Volunteers serve up hot meal, warm fellowship in Cornelia

Volunteer Shanna Adams from Banks County helps fill trays of food, which will be packed and delivered to families in need. (Hadley Cottingham/Now Habersham)

Those looking for a hot meal and warm fellowship this Thanksgiving found it today at the Community House in Cornelia where dozens of volunteers hosted a free dinner this afternoon.

The event started at 11:30 a.m. and by noon, volunteers had already served more than 300 people, with hopes to serve 500. Cornelia Fire Chief and pastor Billy Joe Jenkins, who helped organize this event for the fourth straight year, says many people told him that without this event, they wouldn’t have had a meal to eat on Thanksgiving.

“My phone has been blowing up since Monday,” Cornelia Fire Chief and Pastor Billy Joe Jenkins said. “I think the community really came alive once they found out they can get a meal.” (Hadley Cottingham/Now Habersham)

The Cornelia Fire Department came out to work alongside their chief, too, helping prepare meals for women at the Lee Arrendale Transitional Center and assisting with deliveries.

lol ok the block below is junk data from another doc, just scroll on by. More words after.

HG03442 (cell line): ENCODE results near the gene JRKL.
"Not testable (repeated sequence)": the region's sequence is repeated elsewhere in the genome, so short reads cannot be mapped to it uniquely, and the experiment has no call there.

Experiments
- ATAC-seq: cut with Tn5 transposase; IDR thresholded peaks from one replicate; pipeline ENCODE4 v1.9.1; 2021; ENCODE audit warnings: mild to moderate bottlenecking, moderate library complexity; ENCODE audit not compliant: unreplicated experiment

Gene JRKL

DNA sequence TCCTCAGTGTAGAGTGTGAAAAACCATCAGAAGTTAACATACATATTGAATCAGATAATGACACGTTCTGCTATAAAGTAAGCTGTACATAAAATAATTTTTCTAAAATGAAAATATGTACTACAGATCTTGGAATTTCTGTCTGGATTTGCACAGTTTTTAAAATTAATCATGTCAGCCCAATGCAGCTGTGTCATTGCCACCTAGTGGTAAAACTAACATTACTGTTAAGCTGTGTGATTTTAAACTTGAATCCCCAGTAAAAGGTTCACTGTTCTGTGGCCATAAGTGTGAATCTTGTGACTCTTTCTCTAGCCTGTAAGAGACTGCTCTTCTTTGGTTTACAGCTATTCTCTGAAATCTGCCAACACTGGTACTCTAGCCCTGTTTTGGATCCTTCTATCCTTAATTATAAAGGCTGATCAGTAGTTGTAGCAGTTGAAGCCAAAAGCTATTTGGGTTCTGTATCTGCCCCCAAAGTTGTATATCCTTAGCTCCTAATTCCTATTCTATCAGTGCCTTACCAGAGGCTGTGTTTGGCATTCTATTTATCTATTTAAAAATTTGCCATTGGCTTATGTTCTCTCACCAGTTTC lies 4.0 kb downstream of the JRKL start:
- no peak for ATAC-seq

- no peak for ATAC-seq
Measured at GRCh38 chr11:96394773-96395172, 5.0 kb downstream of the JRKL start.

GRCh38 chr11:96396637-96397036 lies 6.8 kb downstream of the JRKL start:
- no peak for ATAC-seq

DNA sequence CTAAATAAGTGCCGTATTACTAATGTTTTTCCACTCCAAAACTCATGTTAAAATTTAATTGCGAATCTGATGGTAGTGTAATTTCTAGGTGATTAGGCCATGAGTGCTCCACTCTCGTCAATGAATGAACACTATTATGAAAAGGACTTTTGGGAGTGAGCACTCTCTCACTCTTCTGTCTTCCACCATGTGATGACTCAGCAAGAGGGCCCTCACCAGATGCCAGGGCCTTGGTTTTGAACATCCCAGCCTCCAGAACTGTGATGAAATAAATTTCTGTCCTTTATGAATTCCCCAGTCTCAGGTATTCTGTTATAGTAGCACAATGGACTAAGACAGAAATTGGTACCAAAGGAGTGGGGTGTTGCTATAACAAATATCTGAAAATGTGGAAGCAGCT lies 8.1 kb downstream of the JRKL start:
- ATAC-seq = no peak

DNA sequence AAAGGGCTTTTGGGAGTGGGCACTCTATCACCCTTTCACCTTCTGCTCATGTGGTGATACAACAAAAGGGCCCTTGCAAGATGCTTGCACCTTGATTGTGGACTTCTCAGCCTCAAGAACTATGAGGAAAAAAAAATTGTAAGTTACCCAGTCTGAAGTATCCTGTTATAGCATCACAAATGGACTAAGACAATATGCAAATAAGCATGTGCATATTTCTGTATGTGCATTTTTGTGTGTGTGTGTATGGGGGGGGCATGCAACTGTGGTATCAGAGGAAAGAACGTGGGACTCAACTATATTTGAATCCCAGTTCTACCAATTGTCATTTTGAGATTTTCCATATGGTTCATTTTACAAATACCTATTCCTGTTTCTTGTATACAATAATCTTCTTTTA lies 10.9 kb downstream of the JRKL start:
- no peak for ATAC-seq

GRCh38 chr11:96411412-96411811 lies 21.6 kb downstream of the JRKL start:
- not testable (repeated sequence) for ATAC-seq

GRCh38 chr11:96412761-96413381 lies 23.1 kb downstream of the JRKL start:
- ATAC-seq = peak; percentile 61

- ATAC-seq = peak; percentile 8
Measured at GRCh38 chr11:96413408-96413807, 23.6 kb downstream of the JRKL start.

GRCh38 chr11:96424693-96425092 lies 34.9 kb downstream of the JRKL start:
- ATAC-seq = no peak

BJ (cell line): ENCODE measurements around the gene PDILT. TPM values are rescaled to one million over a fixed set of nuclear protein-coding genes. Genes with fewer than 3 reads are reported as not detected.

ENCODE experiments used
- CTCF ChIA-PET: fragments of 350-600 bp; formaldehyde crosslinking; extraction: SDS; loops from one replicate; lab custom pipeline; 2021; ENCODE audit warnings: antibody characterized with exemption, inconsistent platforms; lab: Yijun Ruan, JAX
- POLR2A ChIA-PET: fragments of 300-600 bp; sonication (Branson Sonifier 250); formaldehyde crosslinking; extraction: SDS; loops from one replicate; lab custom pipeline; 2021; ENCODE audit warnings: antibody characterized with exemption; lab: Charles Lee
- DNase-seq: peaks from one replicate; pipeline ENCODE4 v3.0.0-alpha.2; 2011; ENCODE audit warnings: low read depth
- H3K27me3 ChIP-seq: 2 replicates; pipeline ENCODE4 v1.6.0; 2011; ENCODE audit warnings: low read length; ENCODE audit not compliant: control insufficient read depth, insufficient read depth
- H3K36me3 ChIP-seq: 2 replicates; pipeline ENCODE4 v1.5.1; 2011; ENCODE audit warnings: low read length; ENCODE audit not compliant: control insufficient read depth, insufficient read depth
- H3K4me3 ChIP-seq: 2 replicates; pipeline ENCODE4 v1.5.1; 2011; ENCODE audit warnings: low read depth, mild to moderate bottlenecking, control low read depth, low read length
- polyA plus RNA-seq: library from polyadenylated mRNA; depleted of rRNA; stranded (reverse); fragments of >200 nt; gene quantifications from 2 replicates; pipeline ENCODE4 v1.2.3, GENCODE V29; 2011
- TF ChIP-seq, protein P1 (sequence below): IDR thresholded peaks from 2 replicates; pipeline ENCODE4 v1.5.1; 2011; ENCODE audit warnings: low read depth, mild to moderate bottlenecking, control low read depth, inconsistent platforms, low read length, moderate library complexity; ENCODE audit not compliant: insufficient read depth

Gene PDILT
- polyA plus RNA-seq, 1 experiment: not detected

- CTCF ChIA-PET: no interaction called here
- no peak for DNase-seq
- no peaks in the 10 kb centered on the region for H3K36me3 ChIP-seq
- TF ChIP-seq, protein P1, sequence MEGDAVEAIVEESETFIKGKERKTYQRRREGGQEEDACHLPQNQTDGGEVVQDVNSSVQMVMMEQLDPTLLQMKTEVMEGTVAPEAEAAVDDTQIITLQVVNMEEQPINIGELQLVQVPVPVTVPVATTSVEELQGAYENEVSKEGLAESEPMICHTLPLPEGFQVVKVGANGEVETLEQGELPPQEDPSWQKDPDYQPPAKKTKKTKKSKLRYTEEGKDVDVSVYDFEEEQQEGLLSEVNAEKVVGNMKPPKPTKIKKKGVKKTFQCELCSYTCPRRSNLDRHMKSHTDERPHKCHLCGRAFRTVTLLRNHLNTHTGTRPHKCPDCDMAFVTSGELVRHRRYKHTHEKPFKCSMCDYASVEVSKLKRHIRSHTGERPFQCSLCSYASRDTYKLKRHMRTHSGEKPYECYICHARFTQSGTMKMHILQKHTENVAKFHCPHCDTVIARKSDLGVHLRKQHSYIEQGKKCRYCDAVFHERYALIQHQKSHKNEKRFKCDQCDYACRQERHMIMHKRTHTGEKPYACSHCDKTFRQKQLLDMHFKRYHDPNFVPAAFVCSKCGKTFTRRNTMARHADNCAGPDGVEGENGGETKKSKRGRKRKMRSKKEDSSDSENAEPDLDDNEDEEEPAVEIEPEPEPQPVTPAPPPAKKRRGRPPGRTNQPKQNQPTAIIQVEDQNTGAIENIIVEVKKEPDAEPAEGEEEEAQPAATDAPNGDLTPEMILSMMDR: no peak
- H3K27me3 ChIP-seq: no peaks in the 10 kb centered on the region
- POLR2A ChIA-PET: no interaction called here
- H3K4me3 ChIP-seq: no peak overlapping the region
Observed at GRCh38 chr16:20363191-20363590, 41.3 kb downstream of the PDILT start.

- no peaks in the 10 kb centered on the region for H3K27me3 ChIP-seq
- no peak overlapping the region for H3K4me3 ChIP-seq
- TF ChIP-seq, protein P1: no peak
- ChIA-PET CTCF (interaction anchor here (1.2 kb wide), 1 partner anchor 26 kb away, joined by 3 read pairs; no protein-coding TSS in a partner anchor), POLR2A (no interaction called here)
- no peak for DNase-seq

They cooked dinner for, and delivered to, 150 women at the Lee Arrendale Transitional Center and delivered meals to people in Habersham and White counties.

“It’s a coming together of all types of people, and getting the understanding that to serve is the best gratification that you can have,” volunteer Etta Lilly of Cornelia says. “A lot of people are ashamed and don’t want to say they don’t have food, especially at the holidays, but this is a good way to reach out.”

(Hadley Cottingham/Now Habersham)

“It’s about bringing a sense of connection to the community, I think we’re definitely doing that,” says volunteer Taymonia Jackson of Hartwell. “More [people] come out every year, so we’re hoping that this continues to grow because it’s needed. People need to feel a sense of […] care.”

Due to COVID-19 safety precautions, seating at the Community House was limited. Most people who turned out in Cornelia got their meals to go.

Chief Jenkins expressed his desire for the dinner and, based on the interest and turn out, he seems to have gotten his wish.

Volunteers, including South Carolina’s Miss Earth USA, Savannah Bethea (front), wait for instructions on the serving line. (Hadley Cottingham/Now Habersham)

“I would like for this event to be a really uplifting [event] for people in the community,” says Jenkins. “Whether they don’t have means of getting to have a decent meal, or whether they have a decent meal and they still want to be part of something bigger, my wish is for folks to be able to know that we just want to give food away, and show them that we care.”

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